Part 9: Risk Sharing
The VBP Blog
Welcome back to THE VBP Blog Series. As many of you have asked for continuing the global view of Value Based Payments, in today’s blog we look at how contracting entities take part in risk-sharing arrangements. This is usually an option for mature VBP organizations, with proven stable data tracks and clear quality controlled processes. Risk sharing involves actually foregoing revenues if goals are not accomplished. It should not be approached lightly.
Risk and reward. A shared risk value-based model representing possibly the best of both of those worlds. Thought of as the “next-level” of value payment methods, risk-sharing is the ultimate opportunity for payers and providers to increase their savings. Physical healthcare providers in risk sharing arrangements in California saw total costs of care drop 3.5 percent in 2017.
A shared risk model is a performance-based contractual relationship between a payer and a provider where they agree upon a standard that allows them to both share savings if met, and share costs if not met. Essentially, the provider accepts the possibility of a financial loss in exchange for the opportunity to gain a larger share of cost savings with an MCO. This can be done in two ways: either a percentage (e.g. 25% of overall premium) or a set amount (e.g. 50/50 of costs or savings). There must be a mutual agreement between the two parties for this model to work or the provider organization may look to a third-party insurance provider for a fixed fee to help limit their own financial risk.[This arrangement could include holdbacks withholding of funds when services are delivered; such funds may or may not be disbursed when goals are measured. One of our my favorite examples in the LTSS arena is the PACE (Program for All-Inclusive Care for the Elderly) program; we will be writing a blog in the near future about this program exclusively.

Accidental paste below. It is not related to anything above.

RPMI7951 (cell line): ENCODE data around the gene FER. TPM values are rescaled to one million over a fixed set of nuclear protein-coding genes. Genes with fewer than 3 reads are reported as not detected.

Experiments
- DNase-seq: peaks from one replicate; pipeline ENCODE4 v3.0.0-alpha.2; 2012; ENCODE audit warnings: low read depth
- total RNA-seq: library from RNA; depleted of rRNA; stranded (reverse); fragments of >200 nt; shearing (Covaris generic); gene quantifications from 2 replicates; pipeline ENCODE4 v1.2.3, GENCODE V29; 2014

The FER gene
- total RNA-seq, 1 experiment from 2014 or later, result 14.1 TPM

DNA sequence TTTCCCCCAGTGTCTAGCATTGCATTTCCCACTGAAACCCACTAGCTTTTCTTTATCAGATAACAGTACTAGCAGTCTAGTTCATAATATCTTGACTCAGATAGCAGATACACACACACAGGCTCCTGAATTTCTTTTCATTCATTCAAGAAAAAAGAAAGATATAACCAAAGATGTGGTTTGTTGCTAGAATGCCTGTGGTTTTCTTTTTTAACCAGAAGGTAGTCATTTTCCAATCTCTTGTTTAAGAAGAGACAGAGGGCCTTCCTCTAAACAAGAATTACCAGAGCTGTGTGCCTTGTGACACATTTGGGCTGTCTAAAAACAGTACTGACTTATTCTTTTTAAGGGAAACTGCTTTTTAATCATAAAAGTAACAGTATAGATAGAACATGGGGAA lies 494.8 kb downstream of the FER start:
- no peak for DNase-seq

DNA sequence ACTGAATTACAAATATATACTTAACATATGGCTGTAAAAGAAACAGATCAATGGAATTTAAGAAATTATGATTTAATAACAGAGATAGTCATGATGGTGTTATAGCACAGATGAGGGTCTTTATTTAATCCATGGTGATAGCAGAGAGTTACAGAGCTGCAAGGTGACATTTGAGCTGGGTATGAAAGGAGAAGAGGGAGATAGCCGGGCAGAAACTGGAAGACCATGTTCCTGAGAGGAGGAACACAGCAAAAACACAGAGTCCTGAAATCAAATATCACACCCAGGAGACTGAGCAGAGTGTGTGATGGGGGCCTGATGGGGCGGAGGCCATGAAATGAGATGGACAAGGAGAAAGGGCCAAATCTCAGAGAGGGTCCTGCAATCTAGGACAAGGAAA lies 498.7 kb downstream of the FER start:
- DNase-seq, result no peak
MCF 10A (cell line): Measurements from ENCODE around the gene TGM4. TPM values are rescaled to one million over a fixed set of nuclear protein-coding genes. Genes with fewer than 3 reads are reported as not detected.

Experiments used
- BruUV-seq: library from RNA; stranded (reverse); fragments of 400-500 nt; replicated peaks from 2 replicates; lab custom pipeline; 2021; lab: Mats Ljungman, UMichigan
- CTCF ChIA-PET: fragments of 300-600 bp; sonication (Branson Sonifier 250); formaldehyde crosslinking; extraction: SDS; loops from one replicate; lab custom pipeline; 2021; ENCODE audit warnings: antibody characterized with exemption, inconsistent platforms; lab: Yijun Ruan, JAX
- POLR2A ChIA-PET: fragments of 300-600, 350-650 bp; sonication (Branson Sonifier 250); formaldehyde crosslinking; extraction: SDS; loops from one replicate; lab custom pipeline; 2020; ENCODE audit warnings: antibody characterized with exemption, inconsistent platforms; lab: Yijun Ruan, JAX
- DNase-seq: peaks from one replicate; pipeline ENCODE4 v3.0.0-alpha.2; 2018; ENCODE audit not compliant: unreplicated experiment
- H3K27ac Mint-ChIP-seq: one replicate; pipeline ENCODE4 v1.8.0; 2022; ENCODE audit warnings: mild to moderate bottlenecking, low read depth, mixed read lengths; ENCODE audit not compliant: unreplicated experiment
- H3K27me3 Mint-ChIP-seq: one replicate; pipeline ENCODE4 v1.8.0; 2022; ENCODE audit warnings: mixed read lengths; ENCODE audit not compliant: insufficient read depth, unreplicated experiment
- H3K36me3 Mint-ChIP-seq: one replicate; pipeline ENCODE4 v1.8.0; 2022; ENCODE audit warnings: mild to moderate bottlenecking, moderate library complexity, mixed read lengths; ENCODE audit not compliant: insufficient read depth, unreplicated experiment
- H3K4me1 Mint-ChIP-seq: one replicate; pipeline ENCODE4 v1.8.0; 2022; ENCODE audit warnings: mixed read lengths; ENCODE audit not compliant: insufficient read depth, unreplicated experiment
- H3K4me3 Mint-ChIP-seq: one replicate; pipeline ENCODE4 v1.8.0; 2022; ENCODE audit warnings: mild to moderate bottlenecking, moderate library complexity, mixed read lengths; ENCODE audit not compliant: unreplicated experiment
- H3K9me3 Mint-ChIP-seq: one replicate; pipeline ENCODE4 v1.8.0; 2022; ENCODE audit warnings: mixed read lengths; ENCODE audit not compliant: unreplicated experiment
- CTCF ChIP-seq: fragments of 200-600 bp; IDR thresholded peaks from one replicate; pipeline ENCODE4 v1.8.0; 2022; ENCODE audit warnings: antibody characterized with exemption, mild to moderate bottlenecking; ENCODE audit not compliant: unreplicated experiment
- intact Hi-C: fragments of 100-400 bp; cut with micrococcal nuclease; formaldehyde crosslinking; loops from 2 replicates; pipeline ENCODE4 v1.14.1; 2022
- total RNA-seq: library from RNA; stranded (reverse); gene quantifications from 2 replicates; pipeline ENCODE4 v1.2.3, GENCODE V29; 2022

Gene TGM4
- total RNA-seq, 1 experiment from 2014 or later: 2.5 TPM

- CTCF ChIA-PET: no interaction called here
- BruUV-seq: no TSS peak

Atlas 3 research released in April 2019 references 2017 data of 30 million Californians in the commercial population. Atlas revealed higher clinical quality scores, a lower cost of care (3.5%/year difference), and lower pharmacy costs for members cared for by risk sharing providers compared to those cared for by non-risk sharing providers. Their conclusion was simple: “Risk sharing is an important part of the puzzle, because it allows provider organizations to shift from a transactional approval to a patient-centered perspective.”
Nationally, shared risk model participation is low at this time, though its impact is generally positive. The Center for Medicare and Medicaid’s Innovation’s (CMMI) Pioneer Program found that ACOs that took part in shared risk models had reduced rates in hospitalization (8%) and ED visits (6%), adding to the net savings for each beneficiary. Although there are limited studies available for the private sector, Blue Cross Blue Shield of Massachusetts launched a program called the “Alternative Quality Contract” where research attributed the reduced spending to the decrease in the number of services, which was about 40% of claims savings.